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A first look at the Asus Eee Pad Transformer

The Asus Eee Pad Transformer has become one of the hottest products around, rivalling the early days of the iPad for its unavailability. We get our hands on a retail unit to see if the final product lives up to its hype.

There's no denying that the Transformer is a clever product. Built as a hybrid device, the heart of the unit is a powerful 10-inch tablet powered by an Nvidia Tegra 2 ARM-based processor and running Google's Android 3.1 'Honeycomb.'

The optional keyboard accessory is what makes the device really smart, however: designed to turn the tablet into an Android-powered netbook, the dock adds a full chicklet-style keyboard, multi-touch trackpad, and additional 8-hour battery to the device, along with two USB ports and an SD card reader.

It's the kind of add-on that iPad owners can only dream of: while external keyboard accessories are available for Apple's tablet, they're almost all based on Bluetooth and drain, rather than boost, the device's battery.

The design of the Eee Pad Transformer impressed us enough when we were able to play with a pre-production unit at CeBIT, but does the finished product live up to expectations?

Sadly, it's something of a mixed bag. The first disappointment came when we saw that the docking mechanism - located in the hinge of the keyboard dock - was seemingly unchanged from the pre-production prototype at CeBIT. Rather than the refined design we were promised, it's still a bit clunky with the tablet failing to properly click in to place more often than not.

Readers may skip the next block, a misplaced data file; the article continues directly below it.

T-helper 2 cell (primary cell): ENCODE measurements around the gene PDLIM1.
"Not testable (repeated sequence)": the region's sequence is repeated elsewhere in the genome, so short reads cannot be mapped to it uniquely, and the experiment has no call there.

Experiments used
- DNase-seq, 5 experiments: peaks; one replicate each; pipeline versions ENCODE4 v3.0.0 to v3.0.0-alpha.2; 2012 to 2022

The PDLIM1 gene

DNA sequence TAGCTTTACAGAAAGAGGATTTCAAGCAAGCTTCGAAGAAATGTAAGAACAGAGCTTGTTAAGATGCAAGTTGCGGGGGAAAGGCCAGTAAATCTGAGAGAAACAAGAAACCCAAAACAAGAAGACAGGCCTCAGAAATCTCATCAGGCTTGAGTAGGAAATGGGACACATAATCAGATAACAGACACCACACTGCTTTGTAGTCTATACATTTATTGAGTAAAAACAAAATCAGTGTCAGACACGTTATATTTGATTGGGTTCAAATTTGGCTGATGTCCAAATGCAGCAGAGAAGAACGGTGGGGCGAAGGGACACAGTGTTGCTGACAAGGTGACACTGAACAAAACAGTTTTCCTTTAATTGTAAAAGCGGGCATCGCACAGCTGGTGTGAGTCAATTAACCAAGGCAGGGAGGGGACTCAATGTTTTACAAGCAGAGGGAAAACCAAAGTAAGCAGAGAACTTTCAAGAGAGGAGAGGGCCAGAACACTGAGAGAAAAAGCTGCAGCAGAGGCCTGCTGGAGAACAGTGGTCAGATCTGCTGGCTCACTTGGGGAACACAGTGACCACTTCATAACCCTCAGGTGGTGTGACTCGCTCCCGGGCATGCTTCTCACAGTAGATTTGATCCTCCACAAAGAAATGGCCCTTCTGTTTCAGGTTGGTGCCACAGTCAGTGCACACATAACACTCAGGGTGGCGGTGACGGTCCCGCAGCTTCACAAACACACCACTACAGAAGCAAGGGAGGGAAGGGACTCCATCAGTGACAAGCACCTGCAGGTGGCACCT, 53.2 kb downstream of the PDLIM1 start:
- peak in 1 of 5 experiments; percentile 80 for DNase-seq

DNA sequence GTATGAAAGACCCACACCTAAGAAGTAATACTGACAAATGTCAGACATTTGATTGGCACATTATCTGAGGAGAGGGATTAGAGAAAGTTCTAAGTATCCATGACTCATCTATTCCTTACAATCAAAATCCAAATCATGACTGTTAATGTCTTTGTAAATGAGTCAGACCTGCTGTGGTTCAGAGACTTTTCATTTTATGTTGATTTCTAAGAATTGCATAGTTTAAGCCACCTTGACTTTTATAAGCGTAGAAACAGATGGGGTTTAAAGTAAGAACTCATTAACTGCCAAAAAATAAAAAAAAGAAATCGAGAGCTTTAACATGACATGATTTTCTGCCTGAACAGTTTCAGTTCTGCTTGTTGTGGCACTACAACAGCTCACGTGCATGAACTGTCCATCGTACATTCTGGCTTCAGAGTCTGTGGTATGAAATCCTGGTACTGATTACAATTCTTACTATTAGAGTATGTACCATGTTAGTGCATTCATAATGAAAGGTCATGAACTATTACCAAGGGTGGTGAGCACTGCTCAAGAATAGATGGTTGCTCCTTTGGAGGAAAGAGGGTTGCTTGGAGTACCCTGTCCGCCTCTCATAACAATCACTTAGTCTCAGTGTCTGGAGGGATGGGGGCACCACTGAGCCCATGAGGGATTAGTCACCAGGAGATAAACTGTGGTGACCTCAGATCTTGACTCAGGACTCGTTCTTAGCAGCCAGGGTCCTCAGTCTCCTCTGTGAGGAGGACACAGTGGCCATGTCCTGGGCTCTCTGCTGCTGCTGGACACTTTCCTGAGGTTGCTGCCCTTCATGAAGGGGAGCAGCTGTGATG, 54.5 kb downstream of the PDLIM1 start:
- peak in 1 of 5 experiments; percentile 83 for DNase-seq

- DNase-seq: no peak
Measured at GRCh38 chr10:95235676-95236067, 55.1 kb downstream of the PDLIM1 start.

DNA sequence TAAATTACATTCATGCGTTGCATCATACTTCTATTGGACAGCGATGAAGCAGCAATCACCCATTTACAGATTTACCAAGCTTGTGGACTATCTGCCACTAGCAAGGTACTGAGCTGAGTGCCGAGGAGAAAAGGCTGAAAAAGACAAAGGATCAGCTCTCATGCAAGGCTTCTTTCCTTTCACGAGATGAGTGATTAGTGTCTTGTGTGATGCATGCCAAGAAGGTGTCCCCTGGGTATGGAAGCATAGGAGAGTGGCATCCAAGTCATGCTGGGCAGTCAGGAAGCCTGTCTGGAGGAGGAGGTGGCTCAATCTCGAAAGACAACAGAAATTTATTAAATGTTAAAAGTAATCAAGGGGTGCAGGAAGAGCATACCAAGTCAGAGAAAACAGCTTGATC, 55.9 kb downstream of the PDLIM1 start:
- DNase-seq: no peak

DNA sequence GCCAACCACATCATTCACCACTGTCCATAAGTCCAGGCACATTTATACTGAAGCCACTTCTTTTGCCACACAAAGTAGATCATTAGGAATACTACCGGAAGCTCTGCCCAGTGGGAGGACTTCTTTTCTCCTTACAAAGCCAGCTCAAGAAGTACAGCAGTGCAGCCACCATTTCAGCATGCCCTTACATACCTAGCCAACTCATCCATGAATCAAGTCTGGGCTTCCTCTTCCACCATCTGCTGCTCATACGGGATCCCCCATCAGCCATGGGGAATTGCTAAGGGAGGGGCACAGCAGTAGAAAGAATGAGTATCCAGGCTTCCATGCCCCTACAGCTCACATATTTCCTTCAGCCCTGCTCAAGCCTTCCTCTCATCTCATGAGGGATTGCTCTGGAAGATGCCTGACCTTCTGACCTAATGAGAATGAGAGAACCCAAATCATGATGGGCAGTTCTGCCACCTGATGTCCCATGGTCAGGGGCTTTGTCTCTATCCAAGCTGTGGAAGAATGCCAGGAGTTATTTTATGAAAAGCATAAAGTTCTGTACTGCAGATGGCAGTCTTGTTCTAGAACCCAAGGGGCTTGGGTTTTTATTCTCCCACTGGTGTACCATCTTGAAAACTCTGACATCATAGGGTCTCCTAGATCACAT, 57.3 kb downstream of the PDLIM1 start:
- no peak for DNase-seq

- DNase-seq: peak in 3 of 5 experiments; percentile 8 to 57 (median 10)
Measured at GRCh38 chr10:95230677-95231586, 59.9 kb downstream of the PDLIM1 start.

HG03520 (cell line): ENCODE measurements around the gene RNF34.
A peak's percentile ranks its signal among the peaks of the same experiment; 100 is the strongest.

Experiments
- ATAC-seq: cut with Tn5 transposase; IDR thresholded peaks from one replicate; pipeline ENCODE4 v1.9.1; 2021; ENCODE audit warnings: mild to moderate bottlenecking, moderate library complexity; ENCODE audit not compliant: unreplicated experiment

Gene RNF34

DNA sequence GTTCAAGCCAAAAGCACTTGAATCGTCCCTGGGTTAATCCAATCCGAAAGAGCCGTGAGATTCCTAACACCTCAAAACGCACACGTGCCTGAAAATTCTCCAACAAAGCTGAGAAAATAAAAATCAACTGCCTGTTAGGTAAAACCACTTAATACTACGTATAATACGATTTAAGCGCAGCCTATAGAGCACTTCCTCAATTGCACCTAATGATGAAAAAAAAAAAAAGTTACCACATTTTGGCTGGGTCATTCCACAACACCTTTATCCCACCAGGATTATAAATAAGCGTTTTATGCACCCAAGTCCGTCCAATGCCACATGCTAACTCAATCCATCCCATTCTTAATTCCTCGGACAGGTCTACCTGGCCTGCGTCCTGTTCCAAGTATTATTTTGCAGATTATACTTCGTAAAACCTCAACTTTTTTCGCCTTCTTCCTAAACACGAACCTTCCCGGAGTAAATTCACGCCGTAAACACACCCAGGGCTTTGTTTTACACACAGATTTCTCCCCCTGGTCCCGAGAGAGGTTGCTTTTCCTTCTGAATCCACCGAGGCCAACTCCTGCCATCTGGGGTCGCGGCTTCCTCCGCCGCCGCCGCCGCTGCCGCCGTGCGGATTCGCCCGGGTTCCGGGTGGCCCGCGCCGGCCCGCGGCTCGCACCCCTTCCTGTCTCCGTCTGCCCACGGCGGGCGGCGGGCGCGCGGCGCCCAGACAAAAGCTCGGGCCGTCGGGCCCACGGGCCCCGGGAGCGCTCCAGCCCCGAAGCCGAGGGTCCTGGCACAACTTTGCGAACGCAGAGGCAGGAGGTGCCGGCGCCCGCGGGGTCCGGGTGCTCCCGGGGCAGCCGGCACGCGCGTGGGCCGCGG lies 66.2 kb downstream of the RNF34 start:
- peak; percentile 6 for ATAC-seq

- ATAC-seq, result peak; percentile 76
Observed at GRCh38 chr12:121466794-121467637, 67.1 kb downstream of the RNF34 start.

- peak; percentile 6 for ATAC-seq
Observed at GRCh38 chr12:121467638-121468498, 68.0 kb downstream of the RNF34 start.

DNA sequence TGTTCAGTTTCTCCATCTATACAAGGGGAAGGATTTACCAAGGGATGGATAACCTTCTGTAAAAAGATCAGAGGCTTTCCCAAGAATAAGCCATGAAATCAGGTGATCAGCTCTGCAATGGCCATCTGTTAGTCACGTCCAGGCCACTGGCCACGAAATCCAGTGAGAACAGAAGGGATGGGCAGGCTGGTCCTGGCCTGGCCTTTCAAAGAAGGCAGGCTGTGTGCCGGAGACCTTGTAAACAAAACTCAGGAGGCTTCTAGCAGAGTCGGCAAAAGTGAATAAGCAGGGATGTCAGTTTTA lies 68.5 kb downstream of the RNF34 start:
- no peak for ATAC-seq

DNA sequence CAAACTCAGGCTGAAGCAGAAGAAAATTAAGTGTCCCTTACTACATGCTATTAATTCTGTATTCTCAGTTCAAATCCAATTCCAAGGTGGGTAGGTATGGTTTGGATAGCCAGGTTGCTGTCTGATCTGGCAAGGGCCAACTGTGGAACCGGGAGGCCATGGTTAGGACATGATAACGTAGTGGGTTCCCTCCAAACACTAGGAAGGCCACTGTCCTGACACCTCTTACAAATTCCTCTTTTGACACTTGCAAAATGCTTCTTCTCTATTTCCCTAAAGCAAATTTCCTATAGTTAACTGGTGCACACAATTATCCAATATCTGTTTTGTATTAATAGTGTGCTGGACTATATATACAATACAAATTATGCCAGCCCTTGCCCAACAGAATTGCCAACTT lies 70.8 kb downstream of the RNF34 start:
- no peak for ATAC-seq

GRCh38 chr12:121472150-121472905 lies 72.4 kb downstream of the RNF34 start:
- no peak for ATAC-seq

Once you've got the dock in place, however, things start to look up. As promised, the tablet charges from the dock's integrated battery, boosting the device up to a claimed 16 hour battery life. The keyboard works well, but has a somewhat mushy feel, while the multi-touch trackpad is a dream to use.

The tablet itself is pretty snazzy, too: the high-resolution IPS display has incredible viewing angles, and the brightness can be cranked up to retina-searing levels. Sadly, it's also extremely glossy - thanks largely to an anti-scratch glass covering - which makes it awkward to use outdoors, a problem suffered by many tablets.

Once we'd installed the update to the Android operating system - to take it from version 3.0 to 3.1, a process which took around ten minutes - and upgraded the firmware in the dock - another couple of minutes - we gave the system its first real test.

At first, things seemed great: the tablet was responsive, applications installed without a hitch, and the experience was generally laudable. Unfortunately, it appears that even after the update, Honeycomb isn't without its glitches: during our initial testing, we had one crash that resulted in a reboot, another which caused the browser to become unresponsive, and several errors from various pre-installed applications.

The most troublesome of these was Zinio, an app which allows users to buy digital subscriptions to magazines for reading on the tablet. It's the same company which powers the magazine store on Samsung's well-regarded Galaxy Tab range, but on the Transformer it was rather too keen on popping up application error dialogues for our liking.